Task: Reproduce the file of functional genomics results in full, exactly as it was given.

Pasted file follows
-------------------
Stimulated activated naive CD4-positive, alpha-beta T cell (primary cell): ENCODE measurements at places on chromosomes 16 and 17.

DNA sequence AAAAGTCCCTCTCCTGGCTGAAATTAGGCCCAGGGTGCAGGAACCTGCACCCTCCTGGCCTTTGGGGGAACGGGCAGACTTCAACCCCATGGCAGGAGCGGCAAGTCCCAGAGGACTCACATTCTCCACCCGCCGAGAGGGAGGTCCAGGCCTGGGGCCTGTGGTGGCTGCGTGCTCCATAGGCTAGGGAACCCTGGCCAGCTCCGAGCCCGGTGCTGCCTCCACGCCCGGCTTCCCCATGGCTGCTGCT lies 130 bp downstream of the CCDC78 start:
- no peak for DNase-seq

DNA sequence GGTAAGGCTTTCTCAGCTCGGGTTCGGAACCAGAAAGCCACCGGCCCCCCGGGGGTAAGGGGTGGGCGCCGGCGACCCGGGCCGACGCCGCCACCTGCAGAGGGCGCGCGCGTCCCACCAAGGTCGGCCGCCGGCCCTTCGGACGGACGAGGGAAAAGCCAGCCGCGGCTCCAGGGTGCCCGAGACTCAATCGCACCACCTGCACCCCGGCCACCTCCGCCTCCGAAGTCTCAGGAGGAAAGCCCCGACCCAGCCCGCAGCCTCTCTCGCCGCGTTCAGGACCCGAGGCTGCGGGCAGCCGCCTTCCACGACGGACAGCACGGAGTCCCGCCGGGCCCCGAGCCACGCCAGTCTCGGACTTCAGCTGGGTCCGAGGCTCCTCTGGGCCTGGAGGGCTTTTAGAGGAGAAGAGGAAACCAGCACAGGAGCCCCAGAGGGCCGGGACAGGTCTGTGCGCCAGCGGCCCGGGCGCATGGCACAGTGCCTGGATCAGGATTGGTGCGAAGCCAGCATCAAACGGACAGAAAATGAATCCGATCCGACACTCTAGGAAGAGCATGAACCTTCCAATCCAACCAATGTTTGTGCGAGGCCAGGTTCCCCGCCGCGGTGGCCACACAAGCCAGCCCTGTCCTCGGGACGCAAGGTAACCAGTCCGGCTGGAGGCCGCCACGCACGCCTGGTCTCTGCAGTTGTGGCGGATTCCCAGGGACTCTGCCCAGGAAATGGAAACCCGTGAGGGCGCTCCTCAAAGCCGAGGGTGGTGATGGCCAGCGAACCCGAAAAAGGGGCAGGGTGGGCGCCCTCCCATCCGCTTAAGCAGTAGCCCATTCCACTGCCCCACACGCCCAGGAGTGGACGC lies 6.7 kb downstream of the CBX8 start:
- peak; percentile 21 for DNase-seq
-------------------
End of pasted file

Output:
Stimulated activated naive CD4-positive, alpha-beta T cell (primary cell): ENCODE measurements at places on chromosomes 16 and 17.

DNA sequence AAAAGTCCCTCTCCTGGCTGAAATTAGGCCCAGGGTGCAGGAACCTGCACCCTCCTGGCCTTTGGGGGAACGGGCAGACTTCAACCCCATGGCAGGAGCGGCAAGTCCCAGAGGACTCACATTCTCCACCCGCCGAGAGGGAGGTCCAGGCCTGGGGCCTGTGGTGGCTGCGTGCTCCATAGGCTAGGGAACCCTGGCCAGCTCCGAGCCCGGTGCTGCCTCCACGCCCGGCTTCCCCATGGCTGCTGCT lies 130 bp downstream of the CCDC78 start:
- no peak for DNase-seq

DNA sequence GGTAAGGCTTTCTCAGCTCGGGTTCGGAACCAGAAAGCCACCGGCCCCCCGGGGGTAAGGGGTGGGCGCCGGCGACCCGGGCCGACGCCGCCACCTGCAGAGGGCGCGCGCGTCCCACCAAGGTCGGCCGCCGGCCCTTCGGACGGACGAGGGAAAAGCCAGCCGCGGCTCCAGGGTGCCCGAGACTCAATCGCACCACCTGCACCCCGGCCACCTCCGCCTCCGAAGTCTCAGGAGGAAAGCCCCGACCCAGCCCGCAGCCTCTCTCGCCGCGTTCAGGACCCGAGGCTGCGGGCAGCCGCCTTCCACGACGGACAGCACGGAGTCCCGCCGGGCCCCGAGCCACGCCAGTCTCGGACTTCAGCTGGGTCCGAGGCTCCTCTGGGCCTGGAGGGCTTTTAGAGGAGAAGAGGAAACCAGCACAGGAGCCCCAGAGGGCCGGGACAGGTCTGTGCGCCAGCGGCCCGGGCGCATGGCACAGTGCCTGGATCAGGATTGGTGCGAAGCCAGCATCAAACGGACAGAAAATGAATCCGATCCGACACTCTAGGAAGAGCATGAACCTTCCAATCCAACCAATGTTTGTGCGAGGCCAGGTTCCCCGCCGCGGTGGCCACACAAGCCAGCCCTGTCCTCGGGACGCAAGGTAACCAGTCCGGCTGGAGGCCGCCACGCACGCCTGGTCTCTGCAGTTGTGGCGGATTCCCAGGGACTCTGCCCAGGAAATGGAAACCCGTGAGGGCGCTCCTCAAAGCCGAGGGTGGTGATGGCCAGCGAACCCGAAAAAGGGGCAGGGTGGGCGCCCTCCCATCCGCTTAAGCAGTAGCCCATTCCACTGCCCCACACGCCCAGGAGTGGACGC lies 6.7 kb downstream of the CBX8 start:
- peak; percentile 21 for DNase-seq